Lohri 2021 Date in India: Celebrated primarily by Sikhs and Hindus in the states of Punjab, Haryana, Himachal Pradesh, Delhi, Uttar Pradesh, Uttarakhand and Jammu, Lohri, is one of the most popular festivals of North India. Determined according to the solar part of the lunisolar Bikrami calendar, it is celebrated on January 13 every year with much zeal and enthusiasm.
Lohri marks the harvest of the rabi crops and the end of the winter solstice, that is, the onset of longer days and shorter nights. The first Lohri is considered very auspicious for a new bride and a newborn baby, as it symbolises fertility. Following Lohri is the festival of Maghi, celebrated in India as Makar Sankranti (January 14), where Hindus go to a sacred water body to wash and absolve themselves of their sins.
The origin of the festival can be traced back to the tale of Dulla Bhatti, a famous legendary hero of Punjab, who led a rebellion against Mughal emperor Akbar. Not only did he rob the rich, but also rescued poor Punjabi girls who were forcibly taken to be sold in a slave market.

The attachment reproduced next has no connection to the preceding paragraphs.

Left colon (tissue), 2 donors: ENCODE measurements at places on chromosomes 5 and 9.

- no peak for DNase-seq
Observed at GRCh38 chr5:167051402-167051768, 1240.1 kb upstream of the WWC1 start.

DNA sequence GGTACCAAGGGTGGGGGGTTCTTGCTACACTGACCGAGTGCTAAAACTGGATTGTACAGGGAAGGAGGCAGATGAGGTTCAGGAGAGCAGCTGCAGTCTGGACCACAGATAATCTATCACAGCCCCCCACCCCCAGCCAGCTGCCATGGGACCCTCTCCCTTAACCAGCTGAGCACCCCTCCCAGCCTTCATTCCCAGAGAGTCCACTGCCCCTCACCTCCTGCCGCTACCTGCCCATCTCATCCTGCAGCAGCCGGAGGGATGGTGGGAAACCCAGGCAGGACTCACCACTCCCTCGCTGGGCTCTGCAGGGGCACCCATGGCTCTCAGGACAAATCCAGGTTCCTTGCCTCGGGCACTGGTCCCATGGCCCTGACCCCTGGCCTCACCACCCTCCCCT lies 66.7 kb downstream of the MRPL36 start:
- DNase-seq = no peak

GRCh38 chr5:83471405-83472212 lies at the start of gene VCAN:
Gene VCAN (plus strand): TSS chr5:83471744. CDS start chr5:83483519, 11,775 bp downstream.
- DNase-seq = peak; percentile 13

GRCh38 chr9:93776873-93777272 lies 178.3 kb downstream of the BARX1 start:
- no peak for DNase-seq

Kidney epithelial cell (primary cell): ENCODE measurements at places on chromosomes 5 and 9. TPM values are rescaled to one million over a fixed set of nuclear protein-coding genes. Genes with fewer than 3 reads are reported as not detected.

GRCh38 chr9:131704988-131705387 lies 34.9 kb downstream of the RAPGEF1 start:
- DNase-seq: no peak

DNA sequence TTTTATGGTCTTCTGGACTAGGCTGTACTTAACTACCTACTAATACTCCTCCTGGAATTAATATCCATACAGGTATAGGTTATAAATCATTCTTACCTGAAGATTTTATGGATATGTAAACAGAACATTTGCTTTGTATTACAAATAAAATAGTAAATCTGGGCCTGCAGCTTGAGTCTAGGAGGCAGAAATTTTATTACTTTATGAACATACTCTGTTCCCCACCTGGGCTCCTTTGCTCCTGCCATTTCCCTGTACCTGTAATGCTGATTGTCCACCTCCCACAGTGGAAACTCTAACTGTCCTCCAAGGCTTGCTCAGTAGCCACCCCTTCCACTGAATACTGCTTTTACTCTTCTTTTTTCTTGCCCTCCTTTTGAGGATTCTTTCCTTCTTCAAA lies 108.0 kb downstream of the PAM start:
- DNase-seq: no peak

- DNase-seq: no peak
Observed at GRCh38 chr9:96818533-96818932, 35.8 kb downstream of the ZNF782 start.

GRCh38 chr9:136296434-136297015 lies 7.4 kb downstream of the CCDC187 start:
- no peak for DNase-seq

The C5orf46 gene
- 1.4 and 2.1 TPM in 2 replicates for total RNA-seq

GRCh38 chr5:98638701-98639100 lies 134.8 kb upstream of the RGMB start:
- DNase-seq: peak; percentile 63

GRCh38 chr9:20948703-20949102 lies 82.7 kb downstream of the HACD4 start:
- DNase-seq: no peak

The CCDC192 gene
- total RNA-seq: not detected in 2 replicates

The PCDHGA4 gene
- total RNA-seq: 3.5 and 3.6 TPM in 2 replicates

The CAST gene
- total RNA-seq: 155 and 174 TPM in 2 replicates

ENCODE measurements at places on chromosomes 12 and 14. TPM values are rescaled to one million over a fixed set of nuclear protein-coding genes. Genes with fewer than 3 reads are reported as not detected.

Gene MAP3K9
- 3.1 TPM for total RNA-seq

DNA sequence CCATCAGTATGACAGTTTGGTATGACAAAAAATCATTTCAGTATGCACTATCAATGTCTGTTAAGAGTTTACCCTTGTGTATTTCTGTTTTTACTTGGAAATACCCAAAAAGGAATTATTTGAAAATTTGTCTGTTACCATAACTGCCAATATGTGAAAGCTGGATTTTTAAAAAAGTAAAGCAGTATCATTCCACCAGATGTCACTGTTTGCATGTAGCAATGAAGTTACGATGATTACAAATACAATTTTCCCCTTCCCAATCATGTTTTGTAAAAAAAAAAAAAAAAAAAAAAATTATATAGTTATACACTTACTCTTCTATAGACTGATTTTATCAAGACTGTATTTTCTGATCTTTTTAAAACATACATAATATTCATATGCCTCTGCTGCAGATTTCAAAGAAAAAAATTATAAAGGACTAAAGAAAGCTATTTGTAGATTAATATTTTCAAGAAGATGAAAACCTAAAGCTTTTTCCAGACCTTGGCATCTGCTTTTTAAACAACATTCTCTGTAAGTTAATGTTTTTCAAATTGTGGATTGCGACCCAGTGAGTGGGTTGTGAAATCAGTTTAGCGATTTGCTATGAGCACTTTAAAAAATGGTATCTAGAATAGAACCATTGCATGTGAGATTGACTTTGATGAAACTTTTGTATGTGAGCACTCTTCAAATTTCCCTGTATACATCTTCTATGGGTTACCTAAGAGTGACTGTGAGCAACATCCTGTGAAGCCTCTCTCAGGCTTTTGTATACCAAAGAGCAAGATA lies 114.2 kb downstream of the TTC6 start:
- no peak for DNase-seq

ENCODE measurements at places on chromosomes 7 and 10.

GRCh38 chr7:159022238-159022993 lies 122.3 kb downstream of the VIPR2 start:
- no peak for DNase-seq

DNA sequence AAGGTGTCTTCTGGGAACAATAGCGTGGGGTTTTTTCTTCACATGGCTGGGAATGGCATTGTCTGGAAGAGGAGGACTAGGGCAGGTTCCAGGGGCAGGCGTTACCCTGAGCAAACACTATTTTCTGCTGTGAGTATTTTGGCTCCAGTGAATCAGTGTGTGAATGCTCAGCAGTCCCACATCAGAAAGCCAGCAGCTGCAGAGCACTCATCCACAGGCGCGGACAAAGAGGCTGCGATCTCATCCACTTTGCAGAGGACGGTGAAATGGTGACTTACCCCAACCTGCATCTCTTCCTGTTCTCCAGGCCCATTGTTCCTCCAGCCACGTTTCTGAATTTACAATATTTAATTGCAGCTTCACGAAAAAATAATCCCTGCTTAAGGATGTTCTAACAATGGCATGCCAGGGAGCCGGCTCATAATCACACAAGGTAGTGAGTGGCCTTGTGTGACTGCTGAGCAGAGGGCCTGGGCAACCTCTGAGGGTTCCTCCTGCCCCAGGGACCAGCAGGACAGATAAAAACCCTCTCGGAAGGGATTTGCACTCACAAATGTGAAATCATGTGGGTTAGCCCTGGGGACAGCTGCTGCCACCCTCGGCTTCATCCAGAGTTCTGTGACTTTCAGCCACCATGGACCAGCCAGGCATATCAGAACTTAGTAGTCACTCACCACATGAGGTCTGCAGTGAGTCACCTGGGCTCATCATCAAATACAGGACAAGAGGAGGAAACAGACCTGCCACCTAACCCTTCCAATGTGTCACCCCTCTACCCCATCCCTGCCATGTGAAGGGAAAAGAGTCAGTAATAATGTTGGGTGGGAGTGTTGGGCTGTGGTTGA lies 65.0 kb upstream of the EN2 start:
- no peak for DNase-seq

Over time, people correlated Lohri to the tale of Dulla Bhatti, the central character of many Lohri songs, which are sung in his respect for the services he had rendered during his lifetime.
Known by different names in different places, Lohri, is celebrated by lighting a sacred bonfire, which is considered to be a symbol of fertility, auspiciousness and good luck. People deck up vibrantly, socialise, sing and dance around the fire. It is an occasion where people come together and remember the Sun deity (Surya), leaving past all their differences.
The highlight of Lohri is the products made from the January sugarcane harvest. Jaggery products like, gachak, rewaries, chikki are all central to the celebrations, as are nuts and til (sesame seeds). Makki ki roti and sarson ka saag are served at dinner.
Here is wishing everyone a very happy Lohri!